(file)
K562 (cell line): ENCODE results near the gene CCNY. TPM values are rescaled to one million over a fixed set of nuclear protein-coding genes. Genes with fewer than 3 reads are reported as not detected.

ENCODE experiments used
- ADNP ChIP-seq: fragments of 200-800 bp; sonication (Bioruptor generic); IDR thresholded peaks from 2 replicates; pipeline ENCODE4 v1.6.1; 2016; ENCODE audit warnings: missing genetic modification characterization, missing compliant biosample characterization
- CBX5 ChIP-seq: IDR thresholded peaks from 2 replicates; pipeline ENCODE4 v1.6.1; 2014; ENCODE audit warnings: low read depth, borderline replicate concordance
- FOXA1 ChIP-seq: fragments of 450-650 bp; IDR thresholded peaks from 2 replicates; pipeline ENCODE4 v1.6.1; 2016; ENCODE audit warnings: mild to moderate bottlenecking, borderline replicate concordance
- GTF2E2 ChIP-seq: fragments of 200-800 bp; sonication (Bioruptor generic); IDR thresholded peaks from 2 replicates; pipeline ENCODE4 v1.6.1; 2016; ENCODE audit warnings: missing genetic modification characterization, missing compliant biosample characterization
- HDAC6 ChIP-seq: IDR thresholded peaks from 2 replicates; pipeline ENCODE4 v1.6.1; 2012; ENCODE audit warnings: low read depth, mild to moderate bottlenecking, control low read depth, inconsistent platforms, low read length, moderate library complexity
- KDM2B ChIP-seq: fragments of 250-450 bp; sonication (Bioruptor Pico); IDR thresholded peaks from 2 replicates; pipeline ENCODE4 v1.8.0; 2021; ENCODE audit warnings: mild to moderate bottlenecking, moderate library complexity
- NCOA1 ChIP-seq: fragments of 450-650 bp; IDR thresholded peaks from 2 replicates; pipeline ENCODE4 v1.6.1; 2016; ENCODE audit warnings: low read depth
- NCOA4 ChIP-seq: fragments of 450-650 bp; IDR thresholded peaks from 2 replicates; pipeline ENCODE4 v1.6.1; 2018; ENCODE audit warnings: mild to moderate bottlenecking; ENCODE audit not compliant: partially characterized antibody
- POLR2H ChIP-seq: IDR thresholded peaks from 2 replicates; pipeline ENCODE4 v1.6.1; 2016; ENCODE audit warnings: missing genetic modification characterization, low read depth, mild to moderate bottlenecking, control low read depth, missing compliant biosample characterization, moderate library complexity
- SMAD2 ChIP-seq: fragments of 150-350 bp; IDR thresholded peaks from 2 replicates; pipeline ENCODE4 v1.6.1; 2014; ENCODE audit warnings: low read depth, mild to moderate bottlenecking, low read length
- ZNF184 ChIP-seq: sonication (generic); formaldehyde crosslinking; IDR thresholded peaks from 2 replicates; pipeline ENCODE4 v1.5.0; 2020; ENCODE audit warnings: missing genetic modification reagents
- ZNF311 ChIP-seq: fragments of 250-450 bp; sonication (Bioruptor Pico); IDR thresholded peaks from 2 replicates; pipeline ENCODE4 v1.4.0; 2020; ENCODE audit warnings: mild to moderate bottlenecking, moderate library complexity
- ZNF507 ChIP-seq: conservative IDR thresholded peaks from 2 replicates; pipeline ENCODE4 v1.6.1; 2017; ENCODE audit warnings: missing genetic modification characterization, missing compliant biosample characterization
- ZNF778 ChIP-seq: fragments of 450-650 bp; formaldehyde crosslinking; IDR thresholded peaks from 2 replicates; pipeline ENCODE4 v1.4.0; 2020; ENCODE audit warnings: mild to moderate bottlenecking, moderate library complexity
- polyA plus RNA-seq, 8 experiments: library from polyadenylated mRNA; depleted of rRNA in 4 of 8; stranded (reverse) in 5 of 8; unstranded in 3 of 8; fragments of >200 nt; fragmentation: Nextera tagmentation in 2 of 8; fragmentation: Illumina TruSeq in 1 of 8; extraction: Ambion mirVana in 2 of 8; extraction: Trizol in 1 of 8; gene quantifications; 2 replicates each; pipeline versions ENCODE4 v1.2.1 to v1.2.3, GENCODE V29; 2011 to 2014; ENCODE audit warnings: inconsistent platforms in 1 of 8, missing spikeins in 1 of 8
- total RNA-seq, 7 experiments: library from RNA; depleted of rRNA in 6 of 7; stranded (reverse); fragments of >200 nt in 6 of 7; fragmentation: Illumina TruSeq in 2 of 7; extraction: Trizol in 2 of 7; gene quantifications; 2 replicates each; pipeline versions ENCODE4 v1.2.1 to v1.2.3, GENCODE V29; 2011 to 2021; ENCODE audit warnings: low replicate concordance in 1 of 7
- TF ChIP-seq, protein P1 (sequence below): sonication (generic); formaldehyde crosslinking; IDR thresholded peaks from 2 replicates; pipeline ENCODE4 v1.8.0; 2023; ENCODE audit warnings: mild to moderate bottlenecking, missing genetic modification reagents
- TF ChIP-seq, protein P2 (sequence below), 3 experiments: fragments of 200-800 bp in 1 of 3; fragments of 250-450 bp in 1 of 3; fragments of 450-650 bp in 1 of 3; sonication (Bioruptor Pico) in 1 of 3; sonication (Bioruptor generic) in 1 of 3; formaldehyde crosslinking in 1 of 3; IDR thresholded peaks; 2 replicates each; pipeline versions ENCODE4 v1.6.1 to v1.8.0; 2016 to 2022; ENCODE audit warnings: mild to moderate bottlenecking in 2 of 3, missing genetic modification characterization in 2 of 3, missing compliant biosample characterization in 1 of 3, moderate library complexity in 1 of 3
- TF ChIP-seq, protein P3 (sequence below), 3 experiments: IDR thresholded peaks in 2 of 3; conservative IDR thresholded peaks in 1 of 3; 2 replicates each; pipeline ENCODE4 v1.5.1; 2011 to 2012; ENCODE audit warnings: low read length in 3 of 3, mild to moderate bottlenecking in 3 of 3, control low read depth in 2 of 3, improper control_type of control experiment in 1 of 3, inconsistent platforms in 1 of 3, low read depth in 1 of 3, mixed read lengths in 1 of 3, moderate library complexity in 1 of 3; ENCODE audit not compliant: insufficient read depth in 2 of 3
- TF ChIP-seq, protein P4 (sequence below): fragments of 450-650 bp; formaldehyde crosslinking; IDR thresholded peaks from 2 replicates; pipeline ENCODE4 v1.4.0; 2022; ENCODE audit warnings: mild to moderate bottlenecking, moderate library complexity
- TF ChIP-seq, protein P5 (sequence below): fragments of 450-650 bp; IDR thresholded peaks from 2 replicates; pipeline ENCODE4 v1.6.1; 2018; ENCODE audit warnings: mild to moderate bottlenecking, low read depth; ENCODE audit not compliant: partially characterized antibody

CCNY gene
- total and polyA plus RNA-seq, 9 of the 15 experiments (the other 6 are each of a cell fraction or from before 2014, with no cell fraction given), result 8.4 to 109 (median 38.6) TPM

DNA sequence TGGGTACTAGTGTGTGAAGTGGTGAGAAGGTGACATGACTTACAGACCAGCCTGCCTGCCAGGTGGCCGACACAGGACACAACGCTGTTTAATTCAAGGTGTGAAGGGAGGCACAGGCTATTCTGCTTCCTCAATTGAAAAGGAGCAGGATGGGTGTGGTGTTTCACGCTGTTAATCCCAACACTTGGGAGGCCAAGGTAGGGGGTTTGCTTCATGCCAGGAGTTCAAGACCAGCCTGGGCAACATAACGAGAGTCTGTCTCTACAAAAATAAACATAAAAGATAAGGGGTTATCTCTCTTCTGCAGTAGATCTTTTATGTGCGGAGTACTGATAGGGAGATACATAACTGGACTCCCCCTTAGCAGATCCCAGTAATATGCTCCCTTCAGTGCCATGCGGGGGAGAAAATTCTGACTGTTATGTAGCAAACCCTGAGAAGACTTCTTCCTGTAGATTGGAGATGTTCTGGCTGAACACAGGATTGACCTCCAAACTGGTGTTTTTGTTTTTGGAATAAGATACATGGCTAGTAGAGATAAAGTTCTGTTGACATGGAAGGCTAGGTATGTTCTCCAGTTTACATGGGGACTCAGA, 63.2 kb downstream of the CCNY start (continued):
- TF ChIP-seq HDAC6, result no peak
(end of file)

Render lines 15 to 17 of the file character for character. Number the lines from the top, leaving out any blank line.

- ZNF507 ChIP-seq: conservative IDR thresholded peaks from 2 replicates; pipeline ENCODE4 v1.6.1; 2017; ENCODE audit warnings: missing genetic modification characterization, missing compliant biosample characterization
- ZNF778 ChIP-seq: fragments of 450-650 bp; formaldehyde crosslinking; IDR thresholded peaks from 2 replicates; pipeline ENCODE4 v1.4.0; 2020; ENCODE audit warnings: mild to moderate bottlenecking, moderate library complexity
- polyA plus RNA-seq, 8 experiments: library from polyadenylated mRNA; depleted of rRNA in 4 of 8; stranded (reverse) in 5 of 8; unstranded in 3 of 8; fragments of >200 nt; fragmentation: Nextera tagmentation in 2 of 8; fragmentation: Illumina TruSeq in 1 of 8; extraction: Ambion mirVana in 2 of 8; extraction: Trizol in 1 of 8; gene quantifications; 2 replicates each; pipeline versions ENCODE4 v1.2.1 to v1.2.3, GENCODE V29; 2011 to 2014; ENCODE audit warnings: inconsistent platforms in 1 of 8, missing spikeins in 1 of 8